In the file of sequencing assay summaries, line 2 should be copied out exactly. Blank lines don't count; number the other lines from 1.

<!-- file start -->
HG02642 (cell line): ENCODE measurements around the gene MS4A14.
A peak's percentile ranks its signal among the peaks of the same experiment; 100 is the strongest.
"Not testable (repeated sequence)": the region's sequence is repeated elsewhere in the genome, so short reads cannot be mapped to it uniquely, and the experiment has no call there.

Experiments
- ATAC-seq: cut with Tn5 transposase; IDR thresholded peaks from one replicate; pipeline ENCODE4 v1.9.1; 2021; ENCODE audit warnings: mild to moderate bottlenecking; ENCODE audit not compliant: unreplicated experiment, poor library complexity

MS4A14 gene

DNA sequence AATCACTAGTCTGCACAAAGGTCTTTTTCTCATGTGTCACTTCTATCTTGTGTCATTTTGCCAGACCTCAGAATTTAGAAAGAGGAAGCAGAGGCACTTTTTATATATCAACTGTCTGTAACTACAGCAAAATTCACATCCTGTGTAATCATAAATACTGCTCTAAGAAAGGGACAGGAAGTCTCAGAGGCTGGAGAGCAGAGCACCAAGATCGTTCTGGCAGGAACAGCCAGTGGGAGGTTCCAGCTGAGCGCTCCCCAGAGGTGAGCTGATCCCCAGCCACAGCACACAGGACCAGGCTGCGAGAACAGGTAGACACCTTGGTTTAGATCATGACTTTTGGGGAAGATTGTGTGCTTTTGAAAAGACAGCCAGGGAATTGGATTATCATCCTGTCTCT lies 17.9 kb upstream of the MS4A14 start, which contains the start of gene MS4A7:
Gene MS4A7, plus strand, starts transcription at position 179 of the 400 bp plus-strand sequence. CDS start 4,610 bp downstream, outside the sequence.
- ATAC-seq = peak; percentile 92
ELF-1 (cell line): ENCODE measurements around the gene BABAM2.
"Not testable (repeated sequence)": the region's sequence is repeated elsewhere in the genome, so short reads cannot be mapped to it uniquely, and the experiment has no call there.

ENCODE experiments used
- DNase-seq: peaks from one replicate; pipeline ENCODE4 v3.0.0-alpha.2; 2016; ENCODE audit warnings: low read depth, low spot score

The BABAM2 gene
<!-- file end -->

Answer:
A peak's percentile ranks its signal among the peaks of the same experiment; 100 is the strongest.